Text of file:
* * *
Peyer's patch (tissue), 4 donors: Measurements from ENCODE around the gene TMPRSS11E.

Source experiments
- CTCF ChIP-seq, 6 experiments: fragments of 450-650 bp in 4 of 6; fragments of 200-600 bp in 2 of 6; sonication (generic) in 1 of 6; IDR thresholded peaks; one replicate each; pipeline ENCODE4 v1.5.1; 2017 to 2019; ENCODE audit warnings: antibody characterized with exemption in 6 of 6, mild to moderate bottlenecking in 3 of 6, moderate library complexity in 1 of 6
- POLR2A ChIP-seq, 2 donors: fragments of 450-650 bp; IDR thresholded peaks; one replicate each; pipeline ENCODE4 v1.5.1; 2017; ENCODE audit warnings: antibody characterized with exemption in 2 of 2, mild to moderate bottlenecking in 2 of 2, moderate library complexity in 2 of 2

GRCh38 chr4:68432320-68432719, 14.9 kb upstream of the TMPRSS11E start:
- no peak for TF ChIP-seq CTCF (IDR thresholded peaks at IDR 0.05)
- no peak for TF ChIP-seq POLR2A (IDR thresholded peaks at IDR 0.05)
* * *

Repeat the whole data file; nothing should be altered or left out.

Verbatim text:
Peyer's patch (tissue), 4 donors: Measurements from ENCODE around the gene TMPRSS11E.

Source experiments
- CTCF ChIP-seq, 6 experiments: fragments of 450-650 bp in 4 of 6; fragments of 200-600 bp in 2 of 6; sonication (generic) in 1 of 6; IDR thresholded peaks; one replicate each; pipeline ENCODE4 v1.5.1; 2017 to 2019; ENCODE audit warnings: antibody characterized with exemption in 6 of 6, mild to moderate bottlenecking in 3 of 6, moderate library complexity in 1 of 6
- POLR2A ChIP-seq, 2 donors: fragments of 450-650 bp; IDR thresholded peaks; one replicate each; pipeline ENCODE4 v1.5.1; 2017; ENCODE audit warnings: antibody characterized with exemption in 2 of 2, mild to moderate bottlenecking in 2 of 2, moderate library complexity in 2 of 2

GRCh38 chr4:68432320-68432719, 14.9 kb upstream of the TMPRSS11E start:
- no peak for TF ChIP-seq CTCF (IDR thresholded peaks at IDR 0.05)
- no peak for TF ChIP-seq POLR2A (IDR thresholded peaks at IDR 0.05)